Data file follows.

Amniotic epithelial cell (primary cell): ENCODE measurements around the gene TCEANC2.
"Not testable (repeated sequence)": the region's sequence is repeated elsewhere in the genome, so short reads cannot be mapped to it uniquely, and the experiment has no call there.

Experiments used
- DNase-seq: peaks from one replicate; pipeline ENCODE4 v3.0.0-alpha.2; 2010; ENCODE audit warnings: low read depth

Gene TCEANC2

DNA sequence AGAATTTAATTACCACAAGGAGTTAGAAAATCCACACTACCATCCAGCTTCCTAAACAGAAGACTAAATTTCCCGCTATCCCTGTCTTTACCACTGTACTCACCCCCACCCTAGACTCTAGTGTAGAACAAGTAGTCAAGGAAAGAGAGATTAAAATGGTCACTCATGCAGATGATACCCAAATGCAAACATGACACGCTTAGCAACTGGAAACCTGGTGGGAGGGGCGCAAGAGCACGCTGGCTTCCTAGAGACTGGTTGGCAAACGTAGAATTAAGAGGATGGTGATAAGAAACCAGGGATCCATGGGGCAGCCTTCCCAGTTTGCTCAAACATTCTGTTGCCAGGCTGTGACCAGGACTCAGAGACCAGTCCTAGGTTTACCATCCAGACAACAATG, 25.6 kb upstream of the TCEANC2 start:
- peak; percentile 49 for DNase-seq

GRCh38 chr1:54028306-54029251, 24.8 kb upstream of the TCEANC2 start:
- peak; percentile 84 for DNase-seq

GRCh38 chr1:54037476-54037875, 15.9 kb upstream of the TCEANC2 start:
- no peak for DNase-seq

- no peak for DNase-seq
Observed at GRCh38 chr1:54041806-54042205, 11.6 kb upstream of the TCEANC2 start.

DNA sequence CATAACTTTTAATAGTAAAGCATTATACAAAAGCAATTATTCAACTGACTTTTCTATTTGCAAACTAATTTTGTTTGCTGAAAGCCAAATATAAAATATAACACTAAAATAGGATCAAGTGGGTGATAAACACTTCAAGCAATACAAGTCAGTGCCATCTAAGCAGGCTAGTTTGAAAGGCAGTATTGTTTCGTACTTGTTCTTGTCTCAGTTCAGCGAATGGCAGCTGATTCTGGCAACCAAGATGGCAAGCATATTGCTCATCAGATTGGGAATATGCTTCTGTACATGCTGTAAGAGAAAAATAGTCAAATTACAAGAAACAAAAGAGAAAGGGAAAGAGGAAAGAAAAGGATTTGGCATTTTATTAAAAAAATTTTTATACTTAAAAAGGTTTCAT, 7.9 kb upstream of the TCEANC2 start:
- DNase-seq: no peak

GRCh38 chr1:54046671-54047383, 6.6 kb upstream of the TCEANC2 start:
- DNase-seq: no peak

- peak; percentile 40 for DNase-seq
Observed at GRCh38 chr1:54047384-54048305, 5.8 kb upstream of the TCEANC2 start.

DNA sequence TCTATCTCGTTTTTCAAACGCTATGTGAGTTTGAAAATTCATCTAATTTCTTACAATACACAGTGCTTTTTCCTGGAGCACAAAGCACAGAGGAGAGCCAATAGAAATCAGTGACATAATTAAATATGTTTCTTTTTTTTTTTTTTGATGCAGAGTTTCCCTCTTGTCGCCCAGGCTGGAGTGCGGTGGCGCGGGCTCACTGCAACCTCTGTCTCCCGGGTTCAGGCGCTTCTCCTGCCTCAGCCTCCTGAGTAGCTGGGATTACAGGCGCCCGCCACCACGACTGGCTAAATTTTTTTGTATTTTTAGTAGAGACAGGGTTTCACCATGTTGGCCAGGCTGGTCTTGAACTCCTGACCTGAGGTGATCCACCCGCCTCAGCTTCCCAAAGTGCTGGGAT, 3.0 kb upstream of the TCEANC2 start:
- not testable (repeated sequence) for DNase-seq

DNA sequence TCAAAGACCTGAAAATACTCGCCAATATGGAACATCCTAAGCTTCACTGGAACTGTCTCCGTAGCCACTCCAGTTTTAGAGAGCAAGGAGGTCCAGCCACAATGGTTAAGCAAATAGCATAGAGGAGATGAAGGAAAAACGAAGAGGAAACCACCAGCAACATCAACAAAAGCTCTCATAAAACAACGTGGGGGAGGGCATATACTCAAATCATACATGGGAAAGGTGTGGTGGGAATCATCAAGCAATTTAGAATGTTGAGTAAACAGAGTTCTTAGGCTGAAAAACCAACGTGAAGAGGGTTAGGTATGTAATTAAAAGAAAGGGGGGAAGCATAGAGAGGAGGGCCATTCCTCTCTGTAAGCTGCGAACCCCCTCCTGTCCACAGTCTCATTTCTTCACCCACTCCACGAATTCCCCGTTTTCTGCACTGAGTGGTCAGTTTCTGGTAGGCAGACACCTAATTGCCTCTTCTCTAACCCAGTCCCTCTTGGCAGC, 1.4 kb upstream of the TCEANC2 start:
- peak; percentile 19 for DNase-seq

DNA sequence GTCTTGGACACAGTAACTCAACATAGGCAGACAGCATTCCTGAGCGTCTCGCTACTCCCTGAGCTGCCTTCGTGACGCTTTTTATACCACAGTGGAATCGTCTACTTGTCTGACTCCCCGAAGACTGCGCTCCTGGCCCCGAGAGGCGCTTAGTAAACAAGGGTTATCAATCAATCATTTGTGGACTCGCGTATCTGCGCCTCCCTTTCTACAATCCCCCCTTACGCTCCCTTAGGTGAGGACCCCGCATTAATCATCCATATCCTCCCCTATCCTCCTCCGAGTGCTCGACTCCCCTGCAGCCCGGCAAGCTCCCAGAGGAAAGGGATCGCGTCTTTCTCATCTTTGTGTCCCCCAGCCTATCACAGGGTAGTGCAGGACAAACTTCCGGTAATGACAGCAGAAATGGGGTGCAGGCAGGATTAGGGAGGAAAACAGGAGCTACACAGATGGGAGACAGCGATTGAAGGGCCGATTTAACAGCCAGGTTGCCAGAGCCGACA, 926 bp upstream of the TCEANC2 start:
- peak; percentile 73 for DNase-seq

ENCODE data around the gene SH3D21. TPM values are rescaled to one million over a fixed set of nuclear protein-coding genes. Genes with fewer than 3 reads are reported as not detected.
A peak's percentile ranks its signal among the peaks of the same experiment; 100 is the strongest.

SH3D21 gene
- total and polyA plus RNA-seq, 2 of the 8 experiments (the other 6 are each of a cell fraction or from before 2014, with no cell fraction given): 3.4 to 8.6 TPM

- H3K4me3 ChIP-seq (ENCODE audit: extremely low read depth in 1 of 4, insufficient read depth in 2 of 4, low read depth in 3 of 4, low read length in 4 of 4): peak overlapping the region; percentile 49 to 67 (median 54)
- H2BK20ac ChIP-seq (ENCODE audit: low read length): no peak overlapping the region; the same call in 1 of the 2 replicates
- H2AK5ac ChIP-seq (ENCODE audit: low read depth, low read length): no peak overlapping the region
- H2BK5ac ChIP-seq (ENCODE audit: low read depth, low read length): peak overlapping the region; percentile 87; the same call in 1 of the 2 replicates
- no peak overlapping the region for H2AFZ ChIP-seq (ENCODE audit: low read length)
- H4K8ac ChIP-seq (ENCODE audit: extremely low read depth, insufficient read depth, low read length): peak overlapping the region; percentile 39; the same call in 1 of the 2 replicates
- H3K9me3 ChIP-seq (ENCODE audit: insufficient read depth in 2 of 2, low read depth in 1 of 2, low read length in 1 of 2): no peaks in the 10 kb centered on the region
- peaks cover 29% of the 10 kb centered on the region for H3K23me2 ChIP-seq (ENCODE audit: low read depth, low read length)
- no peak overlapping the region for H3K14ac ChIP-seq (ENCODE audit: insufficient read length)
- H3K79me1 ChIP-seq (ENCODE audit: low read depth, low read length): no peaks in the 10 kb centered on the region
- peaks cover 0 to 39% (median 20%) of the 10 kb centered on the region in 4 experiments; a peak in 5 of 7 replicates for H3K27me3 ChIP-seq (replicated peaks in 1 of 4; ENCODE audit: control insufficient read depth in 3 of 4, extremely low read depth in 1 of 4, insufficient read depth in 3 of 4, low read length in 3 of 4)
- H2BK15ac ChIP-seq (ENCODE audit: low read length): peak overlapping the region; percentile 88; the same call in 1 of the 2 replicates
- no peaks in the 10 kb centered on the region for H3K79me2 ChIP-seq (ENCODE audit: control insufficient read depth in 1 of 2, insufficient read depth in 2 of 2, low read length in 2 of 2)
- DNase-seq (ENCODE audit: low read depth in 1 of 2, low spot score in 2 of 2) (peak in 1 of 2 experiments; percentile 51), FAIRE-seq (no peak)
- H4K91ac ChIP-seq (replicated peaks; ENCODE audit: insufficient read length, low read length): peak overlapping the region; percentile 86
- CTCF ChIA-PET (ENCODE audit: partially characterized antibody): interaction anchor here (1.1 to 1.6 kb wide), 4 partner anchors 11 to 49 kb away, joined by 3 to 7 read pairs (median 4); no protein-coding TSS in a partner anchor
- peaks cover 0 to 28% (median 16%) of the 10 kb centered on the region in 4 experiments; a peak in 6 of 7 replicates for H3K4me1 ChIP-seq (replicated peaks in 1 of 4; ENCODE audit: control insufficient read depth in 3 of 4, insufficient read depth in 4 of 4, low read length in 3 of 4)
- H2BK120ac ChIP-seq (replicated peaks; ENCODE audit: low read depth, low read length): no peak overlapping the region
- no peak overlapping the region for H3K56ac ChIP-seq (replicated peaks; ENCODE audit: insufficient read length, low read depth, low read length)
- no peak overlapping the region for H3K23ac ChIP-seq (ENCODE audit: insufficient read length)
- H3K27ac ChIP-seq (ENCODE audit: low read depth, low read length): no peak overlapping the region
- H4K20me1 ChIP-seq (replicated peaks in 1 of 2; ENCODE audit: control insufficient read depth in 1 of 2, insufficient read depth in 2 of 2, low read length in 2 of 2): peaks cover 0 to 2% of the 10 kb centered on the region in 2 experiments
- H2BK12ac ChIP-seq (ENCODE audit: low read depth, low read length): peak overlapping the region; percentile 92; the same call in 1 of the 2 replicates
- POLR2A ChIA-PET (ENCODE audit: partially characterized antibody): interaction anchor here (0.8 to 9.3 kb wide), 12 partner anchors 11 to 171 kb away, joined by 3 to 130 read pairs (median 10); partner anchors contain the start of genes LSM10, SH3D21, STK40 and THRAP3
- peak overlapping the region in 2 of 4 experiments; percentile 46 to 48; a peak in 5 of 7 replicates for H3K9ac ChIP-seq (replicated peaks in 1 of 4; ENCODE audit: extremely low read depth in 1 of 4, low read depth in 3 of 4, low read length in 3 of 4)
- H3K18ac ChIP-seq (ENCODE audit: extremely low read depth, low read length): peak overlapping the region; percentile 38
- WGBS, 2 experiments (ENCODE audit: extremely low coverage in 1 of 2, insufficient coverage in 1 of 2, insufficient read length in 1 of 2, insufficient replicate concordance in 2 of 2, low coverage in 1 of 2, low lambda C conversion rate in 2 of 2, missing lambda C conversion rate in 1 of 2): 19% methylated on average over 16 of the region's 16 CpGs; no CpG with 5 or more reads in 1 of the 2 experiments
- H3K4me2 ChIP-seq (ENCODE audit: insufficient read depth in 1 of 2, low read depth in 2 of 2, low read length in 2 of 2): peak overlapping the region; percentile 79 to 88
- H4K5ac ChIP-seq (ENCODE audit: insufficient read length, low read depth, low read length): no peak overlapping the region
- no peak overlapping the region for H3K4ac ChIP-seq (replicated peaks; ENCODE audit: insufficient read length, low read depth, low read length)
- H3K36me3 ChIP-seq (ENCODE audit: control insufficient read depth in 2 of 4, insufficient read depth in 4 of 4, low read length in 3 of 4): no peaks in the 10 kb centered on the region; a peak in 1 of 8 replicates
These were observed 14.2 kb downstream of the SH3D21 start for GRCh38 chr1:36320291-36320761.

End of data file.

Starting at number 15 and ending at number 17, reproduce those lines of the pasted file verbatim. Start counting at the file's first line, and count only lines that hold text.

- DNase-seq: no peak

GRCh38 chr1:54046671-54047383, 6.6 kb upstream of the TCEANC2 start:
- DNase-seq: no peak